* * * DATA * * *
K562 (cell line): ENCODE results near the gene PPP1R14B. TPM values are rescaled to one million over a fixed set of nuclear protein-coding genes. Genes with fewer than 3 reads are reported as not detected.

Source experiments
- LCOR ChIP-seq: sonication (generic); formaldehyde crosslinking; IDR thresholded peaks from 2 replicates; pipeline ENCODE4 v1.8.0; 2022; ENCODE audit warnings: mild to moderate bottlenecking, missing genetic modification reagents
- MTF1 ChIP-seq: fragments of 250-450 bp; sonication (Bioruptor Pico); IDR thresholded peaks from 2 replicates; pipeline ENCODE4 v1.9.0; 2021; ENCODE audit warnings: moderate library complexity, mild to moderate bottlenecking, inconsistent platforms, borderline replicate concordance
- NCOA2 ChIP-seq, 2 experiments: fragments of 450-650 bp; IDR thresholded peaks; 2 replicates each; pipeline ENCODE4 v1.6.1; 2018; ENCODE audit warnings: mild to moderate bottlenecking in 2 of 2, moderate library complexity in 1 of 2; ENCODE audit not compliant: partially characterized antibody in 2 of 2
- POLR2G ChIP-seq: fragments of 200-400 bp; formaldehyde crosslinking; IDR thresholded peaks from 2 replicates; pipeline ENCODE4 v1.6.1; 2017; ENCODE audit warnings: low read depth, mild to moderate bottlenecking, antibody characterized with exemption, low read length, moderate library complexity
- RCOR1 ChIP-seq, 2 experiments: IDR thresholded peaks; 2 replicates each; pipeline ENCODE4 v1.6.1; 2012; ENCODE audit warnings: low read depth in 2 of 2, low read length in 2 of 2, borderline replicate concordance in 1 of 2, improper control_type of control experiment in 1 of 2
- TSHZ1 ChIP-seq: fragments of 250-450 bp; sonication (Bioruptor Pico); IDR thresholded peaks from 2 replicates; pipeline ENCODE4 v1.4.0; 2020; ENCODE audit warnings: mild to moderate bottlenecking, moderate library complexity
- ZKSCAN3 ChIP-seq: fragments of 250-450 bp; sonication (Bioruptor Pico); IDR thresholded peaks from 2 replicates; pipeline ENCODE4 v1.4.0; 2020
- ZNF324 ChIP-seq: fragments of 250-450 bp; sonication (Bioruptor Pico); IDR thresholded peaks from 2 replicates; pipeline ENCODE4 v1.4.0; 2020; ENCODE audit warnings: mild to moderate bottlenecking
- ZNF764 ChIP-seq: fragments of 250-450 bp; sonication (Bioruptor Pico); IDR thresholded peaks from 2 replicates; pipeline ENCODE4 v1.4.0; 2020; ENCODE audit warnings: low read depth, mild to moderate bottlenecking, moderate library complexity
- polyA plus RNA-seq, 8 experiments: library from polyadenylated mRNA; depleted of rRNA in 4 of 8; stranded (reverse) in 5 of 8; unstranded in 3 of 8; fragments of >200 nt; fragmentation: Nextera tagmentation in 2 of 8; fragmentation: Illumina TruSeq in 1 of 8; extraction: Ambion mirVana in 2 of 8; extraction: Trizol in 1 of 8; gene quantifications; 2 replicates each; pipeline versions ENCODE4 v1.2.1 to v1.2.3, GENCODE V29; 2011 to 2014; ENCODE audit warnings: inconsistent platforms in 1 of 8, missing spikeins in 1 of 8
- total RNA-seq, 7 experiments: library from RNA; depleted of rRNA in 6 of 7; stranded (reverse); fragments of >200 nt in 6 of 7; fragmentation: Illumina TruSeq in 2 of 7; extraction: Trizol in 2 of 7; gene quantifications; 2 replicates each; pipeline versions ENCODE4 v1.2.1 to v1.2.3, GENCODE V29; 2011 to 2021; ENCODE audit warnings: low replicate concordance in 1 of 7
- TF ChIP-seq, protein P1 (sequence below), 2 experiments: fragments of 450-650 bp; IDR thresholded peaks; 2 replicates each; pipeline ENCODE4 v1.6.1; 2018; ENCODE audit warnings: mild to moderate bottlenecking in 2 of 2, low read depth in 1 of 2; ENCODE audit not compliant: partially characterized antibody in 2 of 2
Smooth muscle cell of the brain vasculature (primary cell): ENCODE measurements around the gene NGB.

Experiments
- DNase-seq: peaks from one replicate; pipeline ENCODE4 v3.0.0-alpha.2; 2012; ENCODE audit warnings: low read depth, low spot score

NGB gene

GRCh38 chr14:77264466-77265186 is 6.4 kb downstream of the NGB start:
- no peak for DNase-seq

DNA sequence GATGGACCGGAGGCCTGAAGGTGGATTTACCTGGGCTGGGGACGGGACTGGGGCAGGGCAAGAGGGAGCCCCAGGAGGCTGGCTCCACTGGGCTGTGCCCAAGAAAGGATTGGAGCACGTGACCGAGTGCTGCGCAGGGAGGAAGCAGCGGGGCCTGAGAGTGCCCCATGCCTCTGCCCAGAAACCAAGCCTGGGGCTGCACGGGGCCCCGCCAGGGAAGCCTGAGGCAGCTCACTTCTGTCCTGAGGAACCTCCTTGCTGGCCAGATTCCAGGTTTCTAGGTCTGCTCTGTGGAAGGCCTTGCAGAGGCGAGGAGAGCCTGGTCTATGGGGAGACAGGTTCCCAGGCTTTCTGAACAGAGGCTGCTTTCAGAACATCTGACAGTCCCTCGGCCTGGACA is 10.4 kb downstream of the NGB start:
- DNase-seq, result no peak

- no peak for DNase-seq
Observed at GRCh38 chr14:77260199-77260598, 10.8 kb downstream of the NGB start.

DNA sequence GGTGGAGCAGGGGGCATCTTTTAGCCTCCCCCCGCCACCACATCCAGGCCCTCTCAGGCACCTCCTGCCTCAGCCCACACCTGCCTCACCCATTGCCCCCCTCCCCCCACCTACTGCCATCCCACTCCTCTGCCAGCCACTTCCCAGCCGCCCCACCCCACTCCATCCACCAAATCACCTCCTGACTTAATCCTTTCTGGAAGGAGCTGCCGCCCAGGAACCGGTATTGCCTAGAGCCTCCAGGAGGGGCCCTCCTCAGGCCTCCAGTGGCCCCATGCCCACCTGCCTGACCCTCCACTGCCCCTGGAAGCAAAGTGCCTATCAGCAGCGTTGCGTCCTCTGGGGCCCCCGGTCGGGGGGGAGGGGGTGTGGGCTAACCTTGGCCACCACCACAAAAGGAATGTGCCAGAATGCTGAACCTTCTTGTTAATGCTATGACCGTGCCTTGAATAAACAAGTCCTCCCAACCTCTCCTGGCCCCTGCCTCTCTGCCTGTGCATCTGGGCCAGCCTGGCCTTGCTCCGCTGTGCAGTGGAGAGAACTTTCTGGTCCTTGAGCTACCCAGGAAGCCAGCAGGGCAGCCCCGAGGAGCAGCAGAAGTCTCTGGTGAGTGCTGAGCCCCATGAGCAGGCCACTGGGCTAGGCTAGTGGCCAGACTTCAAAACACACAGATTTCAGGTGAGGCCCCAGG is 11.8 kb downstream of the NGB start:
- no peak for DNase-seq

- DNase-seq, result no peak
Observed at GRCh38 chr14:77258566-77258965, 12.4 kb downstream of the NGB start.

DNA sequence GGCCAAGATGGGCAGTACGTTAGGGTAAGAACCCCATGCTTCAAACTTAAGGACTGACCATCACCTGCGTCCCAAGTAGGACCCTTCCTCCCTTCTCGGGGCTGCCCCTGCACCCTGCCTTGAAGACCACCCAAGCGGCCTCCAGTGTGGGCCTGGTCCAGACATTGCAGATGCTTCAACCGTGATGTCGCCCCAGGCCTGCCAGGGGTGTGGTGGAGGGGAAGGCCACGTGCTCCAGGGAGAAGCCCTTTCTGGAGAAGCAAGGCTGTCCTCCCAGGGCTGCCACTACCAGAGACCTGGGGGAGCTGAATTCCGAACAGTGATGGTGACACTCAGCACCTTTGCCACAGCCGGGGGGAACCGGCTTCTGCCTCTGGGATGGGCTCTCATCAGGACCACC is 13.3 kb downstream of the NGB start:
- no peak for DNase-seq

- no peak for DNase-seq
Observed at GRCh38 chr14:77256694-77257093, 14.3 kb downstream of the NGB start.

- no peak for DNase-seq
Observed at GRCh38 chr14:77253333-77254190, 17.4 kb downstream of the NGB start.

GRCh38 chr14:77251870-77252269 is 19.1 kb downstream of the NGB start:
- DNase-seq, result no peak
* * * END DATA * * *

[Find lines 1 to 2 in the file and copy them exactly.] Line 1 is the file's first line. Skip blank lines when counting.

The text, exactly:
K562 (cell line): ENCODE results near the gene PPP1R14B. TPM values are rescaled to one million over a fixed set of nuclear protein-coding genes. Genes with fewer than 3 reads are reported as not detected.

Source experiments